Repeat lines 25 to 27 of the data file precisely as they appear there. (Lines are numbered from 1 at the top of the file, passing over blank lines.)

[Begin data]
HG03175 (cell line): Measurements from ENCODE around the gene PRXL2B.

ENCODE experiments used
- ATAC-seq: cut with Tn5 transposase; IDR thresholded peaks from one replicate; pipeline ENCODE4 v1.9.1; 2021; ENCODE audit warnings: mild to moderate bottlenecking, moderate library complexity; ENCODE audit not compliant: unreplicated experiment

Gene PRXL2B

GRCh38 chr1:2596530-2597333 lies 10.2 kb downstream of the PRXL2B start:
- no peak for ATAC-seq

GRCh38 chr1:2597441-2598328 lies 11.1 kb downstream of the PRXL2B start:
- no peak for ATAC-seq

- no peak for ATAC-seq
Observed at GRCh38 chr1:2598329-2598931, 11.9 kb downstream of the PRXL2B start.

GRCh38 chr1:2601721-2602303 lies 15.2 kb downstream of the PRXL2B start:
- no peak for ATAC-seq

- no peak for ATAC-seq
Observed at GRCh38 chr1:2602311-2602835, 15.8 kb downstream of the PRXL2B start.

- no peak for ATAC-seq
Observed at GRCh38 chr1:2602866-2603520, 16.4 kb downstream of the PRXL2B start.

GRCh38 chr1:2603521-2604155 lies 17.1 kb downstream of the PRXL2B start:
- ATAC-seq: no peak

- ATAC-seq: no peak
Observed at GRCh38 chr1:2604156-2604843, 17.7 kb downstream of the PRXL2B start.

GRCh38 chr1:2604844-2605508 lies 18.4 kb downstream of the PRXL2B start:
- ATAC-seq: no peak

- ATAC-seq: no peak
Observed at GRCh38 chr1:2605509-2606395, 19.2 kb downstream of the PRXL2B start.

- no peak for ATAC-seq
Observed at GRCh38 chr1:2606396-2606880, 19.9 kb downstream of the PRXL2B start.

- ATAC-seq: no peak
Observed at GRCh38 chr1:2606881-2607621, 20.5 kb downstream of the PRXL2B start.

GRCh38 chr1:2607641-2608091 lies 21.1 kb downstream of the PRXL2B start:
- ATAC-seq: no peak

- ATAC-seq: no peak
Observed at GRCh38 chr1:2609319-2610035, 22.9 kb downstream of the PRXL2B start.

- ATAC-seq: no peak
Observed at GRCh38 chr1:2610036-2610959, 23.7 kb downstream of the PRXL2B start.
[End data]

- no peak for ATAC-seq
Observed at GRCh38 chr1:2606396-2606880, 19.9 kb downstream of the PRXL2B start.

- ATAC-seq: no peak